Water and toilets for all? Global inclusion for people with disabilities is key
The UK is well-placed to galvanise global progress, ensuring that disability inclusion is throughout all development as the norm, not the exception to the rule, says Tim Wainwright, Chief Executive of WaterAid UK.
Tomorrow, the UK Government will co-host a global summit on disability. As International Development Secretary Penny Mordaunt declared to the Commons, using sign language, earlier this month: “For too long, in the world’s poorest countries, disabled people have not been able to reach their full potential because of stigma or not enough practical support.”
How right she is. People with disabilities are the world's largest minority. The proportion of the population with disabilities is rising, and now represents 1 billion people. Of those, 80% live in developing countries, where people with disabilities are less likely than others to have access to water, sanitation, education and employment, leading to poor health outcomes and a higher risk of living in poverty.
Poverty and social exclusion are fundamentally linked. Many people with disabilities face a challenging combination of physical, social, economic and institutional barriers to basic services which are made worse when combined with poverty. They are often among the one in nine people in the world who lack access to clean water and the one in three currently living without decent toilets. Exclusion, because of disability, can be exacerbated by other factors for example being female, poor or living in remote areas.
People with disabilities are rarely consulted or involved in water, sanitation and hygiene (WASH) policy and programmes. Without their participation in finding and working towards solutions that meet their needs, people with impairments remain excluded from the benefits and denied their rights.
At WaterAid, we put equality and inclusion at the core of our work, with comprehensive programmes and continued learning. We will sign up to the summit’s Charter for Change, to demonstrate our constant commitment to this.
Breaking down generations of stigma and rejection takes time and persistence. It will also take time and persistence across the sector to develop the skills required to meet the needs of people with disabilities, ensuring they are always consulted, understood and included in water, sanitation and hygiene programmes, as a matter of course.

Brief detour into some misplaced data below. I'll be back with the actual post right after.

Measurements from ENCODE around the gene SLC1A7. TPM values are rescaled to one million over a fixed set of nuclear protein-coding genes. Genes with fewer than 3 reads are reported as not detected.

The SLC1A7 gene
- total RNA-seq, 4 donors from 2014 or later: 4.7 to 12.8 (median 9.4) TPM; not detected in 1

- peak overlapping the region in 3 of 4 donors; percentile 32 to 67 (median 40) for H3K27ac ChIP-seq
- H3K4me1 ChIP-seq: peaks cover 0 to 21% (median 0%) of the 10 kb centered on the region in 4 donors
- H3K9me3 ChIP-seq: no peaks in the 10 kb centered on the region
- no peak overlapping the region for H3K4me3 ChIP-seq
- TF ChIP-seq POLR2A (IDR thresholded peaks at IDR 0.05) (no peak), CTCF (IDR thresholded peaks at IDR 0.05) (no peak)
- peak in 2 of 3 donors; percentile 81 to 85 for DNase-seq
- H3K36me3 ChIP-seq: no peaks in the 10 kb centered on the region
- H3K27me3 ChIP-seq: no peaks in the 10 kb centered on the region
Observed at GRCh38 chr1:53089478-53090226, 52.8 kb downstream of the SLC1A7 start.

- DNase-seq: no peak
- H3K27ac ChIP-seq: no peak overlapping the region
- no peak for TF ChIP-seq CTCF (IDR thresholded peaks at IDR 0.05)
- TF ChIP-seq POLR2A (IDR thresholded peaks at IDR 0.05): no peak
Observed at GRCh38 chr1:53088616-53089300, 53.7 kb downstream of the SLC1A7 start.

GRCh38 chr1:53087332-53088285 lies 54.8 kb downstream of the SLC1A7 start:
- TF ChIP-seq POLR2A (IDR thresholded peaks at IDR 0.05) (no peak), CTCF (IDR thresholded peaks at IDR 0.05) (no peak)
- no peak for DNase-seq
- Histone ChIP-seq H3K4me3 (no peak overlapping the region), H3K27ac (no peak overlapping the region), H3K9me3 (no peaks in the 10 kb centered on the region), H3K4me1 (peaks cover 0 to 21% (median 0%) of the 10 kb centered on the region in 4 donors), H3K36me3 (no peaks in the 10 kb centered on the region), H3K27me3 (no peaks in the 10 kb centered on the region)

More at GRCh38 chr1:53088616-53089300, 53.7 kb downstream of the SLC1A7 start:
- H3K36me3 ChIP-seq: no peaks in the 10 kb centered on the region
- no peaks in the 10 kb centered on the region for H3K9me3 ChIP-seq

WaterAid and the London School of Hygiene and Tropical Medicine (LSHTM) are currently collaborating on research to deepen our understanding about how to address some of these invisible barriers. The research has helped uncover the complex and stigmatised issues around menstrual hygiene management for women and girls with intellectual impairments in Nepal. Based on the findings, we are piloting new disability-inclusive hygiene promotion packages. If they prove to be more user-friendly for both participants and their carers, we’ll build on this success throughout our country programmes.
We know that having access to water for drinking and washing, a decent toilet and good hygiene transforms the everyday lives of people with disabilities and the people who support them. We need to ensure that these people are listened to and included, and that they’re involved in the changes made.
When schools have accessible WASH services, children with disabilities are more likely to enjoy an education. When workplaces have accessible WASH, people with disabilities are more likely to explore economic opportunities, lifting themselves out of poverty. If public toilets are accessible, then people with disabilities can travel more freely, visit leisure activities, markets, and transport hubs.
Tomorrow’s Global Disability Summit seeks to incentivise global progress on disability. We are calling on the UK Government to prioritise accessible and inclusive water, sanitation and hygiene programmes – known collectively as WASH. Specifically, we want WASH services to be integrated into all disability programmes, strategies and budgets, and disability inclusion to be integrated into all WASH programmes, strategies and budgets.
For example, the UK Government and all implementing partners should ensure that all programmes are disability-inclusive and that all WASH facilities are safe and accessible. Opportunities in WASH programmes should be maximised, to increase the participation, voice and involvement of people with disabilities in decisions that affect them and their own communities.
After the summit, DFID will update its disability framework. Let’s hope that the vital importance of water, sanitation and hygiene features prominently. The UK is well-placed to galvanise global progress, ensuring that disability inclusion is throughout all development as the norm, not the exception to the rule.
The Global Disability Summit will take place in London on Tuesday 24 July, jointly organised by the UK and Kenyan Governments, together with the International Disability Alliance. #DisabilitySummit #NowIsTheTime
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